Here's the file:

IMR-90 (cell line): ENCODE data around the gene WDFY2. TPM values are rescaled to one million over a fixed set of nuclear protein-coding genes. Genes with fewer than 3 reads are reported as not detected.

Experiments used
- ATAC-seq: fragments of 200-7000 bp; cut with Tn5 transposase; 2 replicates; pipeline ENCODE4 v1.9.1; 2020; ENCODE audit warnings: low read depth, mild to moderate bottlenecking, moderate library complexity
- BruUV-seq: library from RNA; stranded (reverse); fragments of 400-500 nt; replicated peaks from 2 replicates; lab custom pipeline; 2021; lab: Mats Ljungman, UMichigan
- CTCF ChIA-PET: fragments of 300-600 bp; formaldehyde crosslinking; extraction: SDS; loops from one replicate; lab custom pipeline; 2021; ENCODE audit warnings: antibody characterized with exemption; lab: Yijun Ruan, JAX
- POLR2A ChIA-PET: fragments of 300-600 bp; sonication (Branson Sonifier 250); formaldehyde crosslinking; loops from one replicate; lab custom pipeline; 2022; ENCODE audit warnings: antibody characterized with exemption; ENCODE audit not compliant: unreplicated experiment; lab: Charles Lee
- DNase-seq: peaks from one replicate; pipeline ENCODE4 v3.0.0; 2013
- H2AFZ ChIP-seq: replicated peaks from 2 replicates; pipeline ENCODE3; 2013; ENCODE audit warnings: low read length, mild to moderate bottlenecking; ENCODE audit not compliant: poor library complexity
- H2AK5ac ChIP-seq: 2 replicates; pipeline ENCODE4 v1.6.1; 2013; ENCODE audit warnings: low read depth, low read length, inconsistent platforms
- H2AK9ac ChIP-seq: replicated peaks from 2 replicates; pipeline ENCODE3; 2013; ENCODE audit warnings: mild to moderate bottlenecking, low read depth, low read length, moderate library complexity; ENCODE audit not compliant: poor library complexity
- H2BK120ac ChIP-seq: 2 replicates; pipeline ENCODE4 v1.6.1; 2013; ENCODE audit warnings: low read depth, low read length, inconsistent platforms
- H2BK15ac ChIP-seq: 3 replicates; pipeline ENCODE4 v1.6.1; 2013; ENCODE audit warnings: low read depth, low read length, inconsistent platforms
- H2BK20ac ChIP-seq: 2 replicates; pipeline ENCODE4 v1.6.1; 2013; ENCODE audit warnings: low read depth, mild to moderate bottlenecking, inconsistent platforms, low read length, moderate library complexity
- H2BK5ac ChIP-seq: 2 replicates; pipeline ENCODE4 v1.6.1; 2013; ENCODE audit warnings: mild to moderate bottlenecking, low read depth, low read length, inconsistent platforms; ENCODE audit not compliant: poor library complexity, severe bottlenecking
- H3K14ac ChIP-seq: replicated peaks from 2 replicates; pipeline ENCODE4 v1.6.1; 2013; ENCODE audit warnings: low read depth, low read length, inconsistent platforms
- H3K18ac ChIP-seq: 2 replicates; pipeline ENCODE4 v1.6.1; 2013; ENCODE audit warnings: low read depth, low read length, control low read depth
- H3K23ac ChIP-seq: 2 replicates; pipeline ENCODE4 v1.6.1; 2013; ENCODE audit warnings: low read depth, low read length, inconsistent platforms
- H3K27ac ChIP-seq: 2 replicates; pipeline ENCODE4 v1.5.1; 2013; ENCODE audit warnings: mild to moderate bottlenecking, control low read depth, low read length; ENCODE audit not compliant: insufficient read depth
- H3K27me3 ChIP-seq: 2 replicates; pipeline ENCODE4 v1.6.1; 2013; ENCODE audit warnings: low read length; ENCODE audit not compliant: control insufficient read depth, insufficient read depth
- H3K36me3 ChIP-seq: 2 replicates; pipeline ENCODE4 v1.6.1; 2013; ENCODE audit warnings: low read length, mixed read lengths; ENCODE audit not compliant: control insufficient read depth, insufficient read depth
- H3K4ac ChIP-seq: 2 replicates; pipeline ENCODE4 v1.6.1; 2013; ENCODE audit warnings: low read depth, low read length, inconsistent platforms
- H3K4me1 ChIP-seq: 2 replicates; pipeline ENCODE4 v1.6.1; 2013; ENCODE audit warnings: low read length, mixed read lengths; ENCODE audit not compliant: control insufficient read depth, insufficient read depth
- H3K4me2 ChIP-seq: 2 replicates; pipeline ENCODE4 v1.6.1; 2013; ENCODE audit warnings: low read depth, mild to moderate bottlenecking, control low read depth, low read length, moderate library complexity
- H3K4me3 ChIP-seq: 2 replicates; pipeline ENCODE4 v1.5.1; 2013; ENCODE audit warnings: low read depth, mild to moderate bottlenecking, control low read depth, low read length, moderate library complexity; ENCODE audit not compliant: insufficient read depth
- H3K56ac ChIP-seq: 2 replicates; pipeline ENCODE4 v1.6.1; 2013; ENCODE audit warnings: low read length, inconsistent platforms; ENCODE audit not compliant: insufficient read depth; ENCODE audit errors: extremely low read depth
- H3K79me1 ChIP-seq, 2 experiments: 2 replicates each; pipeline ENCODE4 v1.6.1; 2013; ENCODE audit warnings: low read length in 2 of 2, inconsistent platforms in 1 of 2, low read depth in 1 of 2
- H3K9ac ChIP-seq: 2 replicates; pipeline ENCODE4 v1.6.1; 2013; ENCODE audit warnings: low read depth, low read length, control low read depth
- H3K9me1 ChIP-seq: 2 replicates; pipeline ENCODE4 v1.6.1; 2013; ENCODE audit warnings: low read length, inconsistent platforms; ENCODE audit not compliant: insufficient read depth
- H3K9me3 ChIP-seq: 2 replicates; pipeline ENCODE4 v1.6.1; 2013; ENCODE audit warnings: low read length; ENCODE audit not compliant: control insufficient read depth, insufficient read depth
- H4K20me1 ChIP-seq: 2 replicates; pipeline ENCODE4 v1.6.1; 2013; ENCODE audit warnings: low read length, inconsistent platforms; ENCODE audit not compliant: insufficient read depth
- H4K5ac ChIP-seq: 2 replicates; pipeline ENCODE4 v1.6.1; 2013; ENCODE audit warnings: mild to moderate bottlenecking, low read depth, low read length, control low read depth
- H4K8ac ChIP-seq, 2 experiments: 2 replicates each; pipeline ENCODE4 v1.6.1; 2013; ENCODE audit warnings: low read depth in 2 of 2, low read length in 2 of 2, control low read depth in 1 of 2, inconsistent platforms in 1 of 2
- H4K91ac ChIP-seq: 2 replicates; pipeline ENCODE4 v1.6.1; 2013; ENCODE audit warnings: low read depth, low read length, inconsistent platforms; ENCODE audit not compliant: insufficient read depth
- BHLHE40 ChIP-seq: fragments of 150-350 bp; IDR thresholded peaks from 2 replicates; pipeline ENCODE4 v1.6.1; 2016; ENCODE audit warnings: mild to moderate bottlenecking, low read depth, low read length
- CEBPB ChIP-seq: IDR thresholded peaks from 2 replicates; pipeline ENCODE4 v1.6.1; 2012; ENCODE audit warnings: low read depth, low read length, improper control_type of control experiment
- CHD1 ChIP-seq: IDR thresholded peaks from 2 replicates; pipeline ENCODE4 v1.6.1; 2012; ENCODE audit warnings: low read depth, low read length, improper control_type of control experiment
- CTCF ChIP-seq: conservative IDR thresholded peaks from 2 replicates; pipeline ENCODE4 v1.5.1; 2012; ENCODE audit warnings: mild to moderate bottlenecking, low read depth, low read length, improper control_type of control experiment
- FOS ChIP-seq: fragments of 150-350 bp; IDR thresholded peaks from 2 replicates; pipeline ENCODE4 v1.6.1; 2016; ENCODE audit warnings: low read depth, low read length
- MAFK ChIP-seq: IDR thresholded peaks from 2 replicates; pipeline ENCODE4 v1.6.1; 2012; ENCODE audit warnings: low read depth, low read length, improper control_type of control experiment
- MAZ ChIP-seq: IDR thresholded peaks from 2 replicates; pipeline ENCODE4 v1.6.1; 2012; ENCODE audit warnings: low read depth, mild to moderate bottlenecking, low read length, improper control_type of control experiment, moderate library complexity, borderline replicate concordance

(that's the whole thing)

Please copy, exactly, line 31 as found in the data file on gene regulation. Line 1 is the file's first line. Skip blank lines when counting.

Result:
- H4K5ac ChIP-seq: 2 replicates; pipeline ENCODE4 v1.6.1; 2013; ENCODE audit warnings: mild to moderate bottlenecking, low read depth, low read length, control low read depth